Reformation und Rationalität

New in the R5AS from V&R

978-3-647-55079-4On 19th October 1512, Martin Luther received his doctorate of theology under the chairmanship of Andreas Bodenstein of Karlstadt. Throughout his life, Luther remained tied to the Universityof Wittemberg. The Reformation movement was initially driven by and through his concern with academic issues, which also from the outset pertained to the relationship between theology and the other sciences.

The contributors to this volume describe the relationship between faith and reason – or ratio and pietas – which was assessed in different ways in the Reformation, described by some as oppositional and by others as harmonious. Moreover, reformers referred back to medieval philosophical and theological points of view to relate reason with belief. The way in which this was done was definitive, for example for the establishment of universities, relations between science and the Church and in matters concerning the Bible and preaching. The lectures printed in this volume address the question of the relationship between the Reformation and reason before a European, interdenominational horizon.

Hebrew Bible / Old Testament – II – From the Renaissance to the Enlightenment

978-3-525-54024-4The third part of this five part series examines volume two of the work: II – From the Renaissance to the Enlightenment. The series ‘home page’ (as it were) is available here. Volumes reviewed and to be reviewed are listed there and links are provided to those reviews.

Regular readers of this blog will know that the historical period which interests me the most is the sixteenth and that era is, obviously, front and center of the discussion here. It will not surprise anyone, then, that I found the present volume particularly engaging and that within this volume these chapters were the most interesting of all:

6. The Institutional Framework of Theological Studies in the Late Middle Ages
7. Ad fontes! The Early Humanist Concern for the Hebraica veritas
9. The Textual and Hermeneutic Work of Desiderius Erasmus of Rotterdam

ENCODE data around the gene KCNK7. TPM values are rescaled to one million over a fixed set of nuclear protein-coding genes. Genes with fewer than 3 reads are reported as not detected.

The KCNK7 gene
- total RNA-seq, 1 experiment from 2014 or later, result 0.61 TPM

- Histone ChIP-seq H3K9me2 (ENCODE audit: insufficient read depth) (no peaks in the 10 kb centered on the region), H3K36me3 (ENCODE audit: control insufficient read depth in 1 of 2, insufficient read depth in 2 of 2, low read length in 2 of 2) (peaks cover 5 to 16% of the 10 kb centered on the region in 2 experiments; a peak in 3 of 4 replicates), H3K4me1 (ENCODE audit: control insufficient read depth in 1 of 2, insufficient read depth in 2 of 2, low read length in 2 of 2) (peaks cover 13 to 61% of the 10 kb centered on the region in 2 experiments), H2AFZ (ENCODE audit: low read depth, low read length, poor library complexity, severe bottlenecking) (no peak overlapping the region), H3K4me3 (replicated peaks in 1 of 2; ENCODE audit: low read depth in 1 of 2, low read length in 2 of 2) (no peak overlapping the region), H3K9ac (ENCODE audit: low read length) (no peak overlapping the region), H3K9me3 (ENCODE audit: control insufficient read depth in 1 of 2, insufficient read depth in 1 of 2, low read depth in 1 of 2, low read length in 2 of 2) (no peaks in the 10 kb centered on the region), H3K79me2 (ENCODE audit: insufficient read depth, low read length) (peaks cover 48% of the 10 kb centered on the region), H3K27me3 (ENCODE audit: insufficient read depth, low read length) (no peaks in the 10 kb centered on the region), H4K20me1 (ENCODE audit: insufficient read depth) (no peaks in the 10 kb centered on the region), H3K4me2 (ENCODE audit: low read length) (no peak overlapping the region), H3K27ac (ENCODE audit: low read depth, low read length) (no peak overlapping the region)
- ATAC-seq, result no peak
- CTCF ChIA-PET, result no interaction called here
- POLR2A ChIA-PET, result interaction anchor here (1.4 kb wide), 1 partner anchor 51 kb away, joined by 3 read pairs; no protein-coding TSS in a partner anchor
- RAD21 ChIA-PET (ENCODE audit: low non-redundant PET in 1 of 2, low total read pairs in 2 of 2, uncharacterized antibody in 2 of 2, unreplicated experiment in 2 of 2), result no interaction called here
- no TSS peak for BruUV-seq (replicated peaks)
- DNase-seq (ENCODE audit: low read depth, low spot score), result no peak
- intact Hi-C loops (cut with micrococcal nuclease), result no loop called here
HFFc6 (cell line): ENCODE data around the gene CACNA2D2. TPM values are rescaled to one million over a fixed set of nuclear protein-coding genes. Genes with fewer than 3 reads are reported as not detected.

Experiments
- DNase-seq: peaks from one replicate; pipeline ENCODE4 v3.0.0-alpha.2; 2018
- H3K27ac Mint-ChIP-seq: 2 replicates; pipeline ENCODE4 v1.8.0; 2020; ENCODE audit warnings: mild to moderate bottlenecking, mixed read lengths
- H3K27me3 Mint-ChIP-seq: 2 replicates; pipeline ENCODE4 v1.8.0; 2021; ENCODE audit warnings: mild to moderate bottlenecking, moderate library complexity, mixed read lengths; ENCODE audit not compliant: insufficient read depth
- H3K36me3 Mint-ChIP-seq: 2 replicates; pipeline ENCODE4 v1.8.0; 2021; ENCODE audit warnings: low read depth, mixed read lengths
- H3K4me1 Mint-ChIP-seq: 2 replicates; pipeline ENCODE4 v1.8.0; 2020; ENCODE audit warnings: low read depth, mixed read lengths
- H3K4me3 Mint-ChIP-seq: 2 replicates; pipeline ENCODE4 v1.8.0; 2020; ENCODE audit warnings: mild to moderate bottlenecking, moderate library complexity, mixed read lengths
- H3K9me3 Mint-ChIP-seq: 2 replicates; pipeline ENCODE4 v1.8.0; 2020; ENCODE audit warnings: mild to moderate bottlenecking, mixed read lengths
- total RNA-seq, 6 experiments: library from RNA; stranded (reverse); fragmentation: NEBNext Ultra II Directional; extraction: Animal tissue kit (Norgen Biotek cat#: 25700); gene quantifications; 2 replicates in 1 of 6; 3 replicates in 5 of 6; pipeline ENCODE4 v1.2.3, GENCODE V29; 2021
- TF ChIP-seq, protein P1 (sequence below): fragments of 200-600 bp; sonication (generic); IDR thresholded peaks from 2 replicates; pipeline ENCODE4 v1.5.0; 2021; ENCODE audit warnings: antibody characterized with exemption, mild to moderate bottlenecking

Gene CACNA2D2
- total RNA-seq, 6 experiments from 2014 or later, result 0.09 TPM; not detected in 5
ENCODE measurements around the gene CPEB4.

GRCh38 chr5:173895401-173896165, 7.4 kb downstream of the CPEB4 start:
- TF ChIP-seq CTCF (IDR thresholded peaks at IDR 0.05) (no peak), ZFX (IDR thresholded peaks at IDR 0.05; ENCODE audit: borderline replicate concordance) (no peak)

13. Scriptural Interpretation in Pre-Reformation Dissident Movements

And the greatest of them all

18. The Exegetical and Hermeneutical Work of John Oecolampadius, Huldrych Zwingli and John Calvin

And then

21. History and Impact of English Bible Translations
23. Scriptural Interpretation among Radical Reformers
24. Further Development of Reformation Hermeneutics

The volume moves into these chapters and out of them with the thoroughness we have come to expect from the work. The contributors themselves are – to put it bluntly – academic superstars. Chapter 18, which was written by Peter Opitz, should be a volume on its own and, indeed, it is not an exaggeration to suggest that many of the chapters in this volume could appear as independent booklets.

As was certainly true of the preceding two volumes of this series, it is really exceptionally difficult to quibble with anything here. When one sees an absolutely astonishing building one doesn’t say “but it would look better if that window there were a half a foot to the right”. Instead, one admires both architect and construction worker. Here too the structure erected is so spectacularly well built and aesthetically pleasing and equipped with every possible amenity that to pick out any fault makes the one doing so not only petty but potentially even bitter with jealousy.

Why is this such a worthwhile volume? Because the authors and editor haven’t missed anything important. So, for instance, Opitz discusses

I. John Oecolampadius
1. Oecolampadius in the Context of the Renaissance
2. Oecolampadius’s Exegesis of the Old Testament

II. Huldrych Zwingli
1. Zwingli in the Context of the Renaissance
2. Zwingli’s Exegesis of the Old Testament

III. John Calvin
1. Calvin in the Context of the Renaissance
2. The Relationship of the Testaments
3. Calvin’s Exegesis of the Old Testament

Ample subsections adorn the three. For example, the famous ‘Prophezei’ is part of the discussion of Zwingli’s work.

The specific content of the essays too is remarkable. Sticking with Opitz, we read of Calvin (p. 433)

Calvin’s opinion of the Isaiah interpretations of Zwingli, Luther and Oecolampadius [was] expressed in a letter to Viret on 19 May 1540. Though he concedes that Zwingli has exegetical “skill”, he often takes “too much freedom” and strays “far from the meaning of the prophet”. His judgment of Luther as interpreter is even more critical: he is “not too careful with regard to the characteristics of the wording and the historical circumstances”, he “contents himself with carving out a fruitful teaching”. Less severe is the assessment of Oecolampadius, to whom great industry as interpreter is ascribed, though not always accompanied by accuracy. This clarifies what Calvin means when he says that perspicuitas and brevitas are the guiding principles of his exegesis: While it is self-evident that exegesis is done to uncover a “useful teaching”, this can never weaken the effort to recover the original “meaning” of the biblical text, and this sense in turn is found by understanding the text in its grammatical and historical context and the intention followed by its author, which is formally expressed in certain rhetorical figures.

This is the sort of historical insight which so greatly enriches everything we understand of the history of the Bible’s interpretation.